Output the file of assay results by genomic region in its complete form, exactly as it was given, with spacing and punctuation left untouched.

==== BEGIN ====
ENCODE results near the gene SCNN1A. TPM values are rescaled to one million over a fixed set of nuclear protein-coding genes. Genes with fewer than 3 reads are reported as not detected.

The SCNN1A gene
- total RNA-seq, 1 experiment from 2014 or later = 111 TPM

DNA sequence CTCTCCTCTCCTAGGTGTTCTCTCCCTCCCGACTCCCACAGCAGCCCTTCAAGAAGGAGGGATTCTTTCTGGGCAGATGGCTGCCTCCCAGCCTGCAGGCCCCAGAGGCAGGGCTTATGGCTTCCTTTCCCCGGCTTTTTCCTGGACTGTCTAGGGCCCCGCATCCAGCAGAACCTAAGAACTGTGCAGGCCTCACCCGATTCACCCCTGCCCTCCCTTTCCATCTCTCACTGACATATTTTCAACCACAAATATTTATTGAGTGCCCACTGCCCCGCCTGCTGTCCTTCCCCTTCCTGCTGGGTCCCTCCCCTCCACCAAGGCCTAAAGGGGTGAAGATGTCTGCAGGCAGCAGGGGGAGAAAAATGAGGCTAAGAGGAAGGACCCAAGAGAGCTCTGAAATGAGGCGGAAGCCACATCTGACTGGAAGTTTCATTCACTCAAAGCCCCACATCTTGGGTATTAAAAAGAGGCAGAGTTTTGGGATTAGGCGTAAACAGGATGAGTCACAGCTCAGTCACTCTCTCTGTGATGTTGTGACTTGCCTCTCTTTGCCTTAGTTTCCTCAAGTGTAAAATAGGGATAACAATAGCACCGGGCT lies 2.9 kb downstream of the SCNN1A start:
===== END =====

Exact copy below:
ENCODE results near the gene SCNN1A. TPM values are rescaled to one million over a fixed set of nuclear protein-coding genes. Genes with fewer than 3 reads are reported as not detected.

The SCNN1A gene
- total RNA-seq, 1 experiment from 2014 or later = 111 TPM

DNA sequence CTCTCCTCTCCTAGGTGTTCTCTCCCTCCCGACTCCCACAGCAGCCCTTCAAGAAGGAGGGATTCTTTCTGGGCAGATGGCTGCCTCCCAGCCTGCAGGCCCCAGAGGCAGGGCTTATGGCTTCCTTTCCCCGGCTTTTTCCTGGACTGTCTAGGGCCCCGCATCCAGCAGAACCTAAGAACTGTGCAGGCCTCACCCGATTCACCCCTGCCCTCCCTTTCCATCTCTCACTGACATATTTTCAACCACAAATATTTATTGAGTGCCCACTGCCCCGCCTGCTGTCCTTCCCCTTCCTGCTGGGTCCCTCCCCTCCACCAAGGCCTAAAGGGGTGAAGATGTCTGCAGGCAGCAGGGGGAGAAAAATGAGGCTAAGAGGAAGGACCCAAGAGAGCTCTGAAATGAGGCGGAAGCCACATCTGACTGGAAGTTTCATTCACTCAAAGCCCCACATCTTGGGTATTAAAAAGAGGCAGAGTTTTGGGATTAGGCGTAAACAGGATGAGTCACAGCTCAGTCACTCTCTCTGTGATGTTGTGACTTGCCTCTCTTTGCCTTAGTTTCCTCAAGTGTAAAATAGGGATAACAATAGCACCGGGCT lies 2.9 kb downstream of the SCNN1A start: